Weekly Selection 10 April 2020

The cluster effect: how social gatherings were rocket fuel for coronavirus

(The Guardian, April 9, 2020)

This article explains how social gatherings of different sorts (religious, social, cultural, etc.) helped spread the virus. This is the so-called “cluster-effect” that turbo-charges the spread of the pandemic. It begs the fundamental question of whether governments, when they start relaxing social distancing measures, will allow large social, cultural or religious gatherings to go ahead. As one mathematician observes, the best way to think about the pandemic is not as a curve but as a loop: “As soon as restrictions are loosened, there could be new clusters that allow the spread to accelerate again” (reads in 8-10 min).

Sony Kapoor and Willem Buiter, To fight the COVID pandemic, policymakers must move fast and break taboos

(VOXeu, April 6, 2020)

Earlier this week, we had an online conversation with Lord Adair Turner on monetary finance and there is already evidence (in France and the UK) that central banks are moving in that direction. As this article argues, to combat the coming depression, central banks, including the ECB, must cross the Rubicon of monetary financing and immediately transfer the 20%-30% of GDP this will cost into fiscal coffers. The risk of them to do too little too late far outweigh the risk of them doing too much too quickly (reads in 7-8 min).

Kenneth Rogoff, Mapping the COVID-19 Recession

(Project Syndicate, April 7, 2020)

The Harvard economist observes that, until we get a better sense of when and how the Covid-19 public-health crisis will be resolved, economists cannot even begin to predict the end of the recession that is now underway. Still, there is every reason to anticipate that this downturn will be far deeper and longer than that of 2008. The short-term collapse in global output already seems likely to rival or exceed that of any recession in the last 150 years; and until the health crisis is resolved, the economic situation will look exceedingly grim (reads in 5-6 min).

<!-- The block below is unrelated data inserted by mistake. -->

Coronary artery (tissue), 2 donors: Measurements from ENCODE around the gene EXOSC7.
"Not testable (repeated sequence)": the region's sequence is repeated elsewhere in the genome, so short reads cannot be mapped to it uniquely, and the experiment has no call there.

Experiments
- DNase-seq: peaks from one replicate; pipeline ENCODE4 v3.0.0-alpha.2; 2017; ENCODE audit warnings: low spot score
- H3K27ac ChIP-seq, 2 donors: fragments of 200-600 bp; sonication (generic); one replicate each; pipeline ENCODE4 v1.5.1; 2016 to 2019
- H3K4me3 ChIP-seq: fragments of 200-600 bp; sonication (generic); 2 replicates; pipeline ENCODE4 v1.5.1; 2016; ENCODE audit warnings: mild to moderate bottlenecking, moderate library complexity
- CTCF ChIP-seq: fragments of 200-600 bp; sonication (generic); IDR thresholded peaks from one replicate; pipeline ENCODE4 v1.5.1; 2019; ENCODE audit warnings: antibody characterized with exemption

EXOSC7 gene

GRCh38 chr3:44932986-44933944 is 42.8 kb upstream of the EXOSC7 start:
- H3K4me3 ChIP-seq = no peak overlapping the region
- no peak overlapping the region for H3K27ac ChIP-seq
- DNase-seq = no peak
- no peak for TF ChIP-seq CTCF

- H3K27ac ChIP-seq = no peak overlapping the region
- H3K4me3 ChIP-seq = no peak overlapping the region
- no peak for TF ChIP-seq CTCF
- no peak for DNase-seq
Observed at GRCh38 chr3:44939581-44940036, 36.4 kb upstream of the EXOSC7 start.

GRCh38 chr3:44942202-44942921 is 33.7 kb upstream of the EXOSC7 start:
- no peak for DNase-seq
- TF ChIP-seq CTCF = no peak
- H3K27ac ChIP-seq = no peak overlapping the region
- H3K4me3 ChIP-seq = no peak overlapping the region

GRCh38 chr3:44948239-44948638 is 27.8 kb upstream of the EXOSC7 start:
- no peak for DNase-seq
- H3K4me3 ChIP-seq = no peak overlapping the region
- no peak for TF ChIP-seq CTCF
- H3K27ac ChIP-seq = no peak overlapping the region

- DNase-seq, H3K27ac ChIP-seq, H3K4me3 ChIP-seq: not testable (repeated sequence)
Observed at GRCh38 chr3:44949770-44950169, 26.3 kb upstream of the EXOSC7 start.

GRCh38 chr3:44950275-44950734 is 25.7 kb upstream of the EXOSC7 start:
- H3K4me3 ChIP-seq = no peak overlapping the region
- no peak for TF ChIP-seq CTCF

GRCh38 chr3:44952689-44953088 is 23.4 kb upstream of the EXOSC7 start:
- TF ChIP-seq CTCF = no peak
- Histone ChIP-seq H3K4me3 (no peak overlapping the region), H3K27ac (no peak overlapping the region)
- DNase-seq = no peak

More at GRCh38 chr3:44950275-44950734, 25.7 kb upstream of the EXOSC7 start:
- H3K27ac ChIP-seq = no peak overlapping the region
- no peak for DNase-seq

Kishore Mahbubani, Can humanity make U-turns?

(The Straits Times, April 9, 2020)

The author of the just published “Has China Won?” (with whom we’ll have an online conversation on 28th April) makes the case for multilateralism. He explains why we should be supporting organisations like the WHO by resorting to the following metaphor: “Multilateralism sounds boring. To explain it simply, let's return to the boat analogy. If we 7.5 billion people are now stuck together on a virus-infected cruise ship, does it make sense to clean and scrub only our personal cabins while ignoring the corridors and air wells outside, through which the virus travels?” (reads in 5-6 min).

David Brooks, The Three Equations for a Happy Life, Even During a Pandemic

(The Atlantic, April 9, 2020)

Brooks teaches a class at the Harvard Business School on happiness, a field whose science has exploded over the past three decades. He shares three equations for wellbeing: (1) Subjective wellbeing (the scientific word for happiness) = genes + circumstances + habits; (2) Habits = faith + friends + work; (3) Satisfaction = what you have divided by what you want. A great introduction to the ‘science’ of happiness in just a 7-9 min read!